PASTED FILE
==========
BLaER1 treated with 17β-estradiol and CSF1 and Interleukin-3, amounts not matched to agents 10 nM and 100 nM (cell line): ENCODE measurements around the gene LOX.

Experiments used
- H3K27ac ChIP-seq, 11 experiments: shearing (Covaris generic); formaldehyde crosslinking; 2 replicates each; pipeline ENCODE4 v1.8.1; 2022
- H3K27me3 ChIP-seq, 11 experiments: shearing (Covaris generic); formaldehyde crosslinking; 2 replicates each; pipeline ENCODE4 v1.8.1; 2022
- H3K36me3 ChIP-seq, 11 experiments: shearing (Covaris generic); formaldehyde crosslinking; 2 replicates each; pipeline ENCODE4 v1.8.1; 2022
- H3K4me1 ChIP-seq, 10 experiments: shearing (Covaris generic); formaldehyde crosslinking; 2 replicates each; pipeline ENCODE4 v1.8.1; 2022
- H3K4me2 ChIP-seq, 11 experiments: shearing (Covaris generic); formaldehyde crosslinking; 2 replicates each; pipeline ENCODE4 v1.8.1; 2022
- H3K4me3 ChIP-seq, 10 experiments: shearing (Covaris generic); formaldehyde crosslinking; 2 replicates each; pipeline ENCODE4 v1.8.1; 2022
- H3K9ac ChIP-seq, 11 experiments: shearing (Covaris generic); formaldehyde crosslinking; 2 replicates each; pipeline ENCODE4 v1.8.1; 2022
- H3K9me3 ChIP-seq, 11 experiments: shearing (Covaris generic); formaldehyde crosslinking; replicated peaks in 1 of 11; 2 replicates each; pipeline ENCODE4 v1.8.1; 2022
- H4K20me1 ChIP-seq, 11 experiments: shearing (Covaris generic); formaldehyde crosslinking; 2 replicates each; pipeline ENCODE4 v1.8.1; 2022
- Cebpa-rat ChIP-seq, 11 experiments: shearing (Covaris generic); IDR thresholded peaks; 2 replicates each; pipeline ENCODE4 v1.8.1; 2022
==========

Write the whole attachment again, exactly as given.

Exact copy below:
BLaER1 treated with 17β-estradiol and CSF1 and Interleukin-3, amounts not matched to agents 10 nM and 100 nM (cell line): ENCODE measurements around the gene LOX.

Experiments used
- H3K27ac ChIP-seq, 11 experiments: shearing (Covaris generic); formaldehyde crosslinking; 2 replicates each; pipeline ENCODE4 v1.8.1; 2022
- H3K27me3 ChIP-seq, 11 experiments: shearing (Covaris generic); formaldehyde crosslinking; 2 replicates each; pipeline ENCODE4 v1.8.1; 2022
- H3K36me3 ChIP-seq, 11 experiments: shearing (Covaris generic); formaldehyde crosslinking; 2 replicates each; pipeline ENCODE4 v1.8.1; 2022
- H3K4me1 ChIP-seq, 10 experiments: shearing (Covaris generic); formaldehyde crosslinking; 2 replicates each; pipeline ENCODE4 v1.8.1; 2022
- H3K4me2 ChIP-seq, 11 experiments: shearing (Covaris generic); formaldehyde crosslinking; 2 replicates each; pipeline ENCODE4 v1.8.1; 2022
- H3K4me3 ChIP-seq, 10 experiments: shearing (Covaris generic); formaldehyde crosslinking; 2 replicates each; pipeline ENCODE4 v1.8.1; 2022
- H3K9ac ChIP-seq, 11 experiments: shearing (Covaris generic); formaldehyde crosslinking; 2 replicates each; pipeline ENCODE4 v1.8.1; 2022
- H3K9me3 ChIP-seq, 11 experiments: shearing (Covaris generic); formaldehyde crosslinking; replicated peaks in 1 of 11; 2 replicates each; pipeline ENCODE4 v1.8.1; 2022
- H4K20me1 ChIP-seq, 11 experiments: shearing (Covaris generic); formaldehyde crosslinking; 2 replicates each; pipeline ENCODE4 v1.8.1; 2022
- Cebpa-rat ChIP-seq, 11 experiments: shearing (Covaris generic); IDR thresholded peaks; 2 replicates each; pipeline ENCODE4 v1.8.1; 2022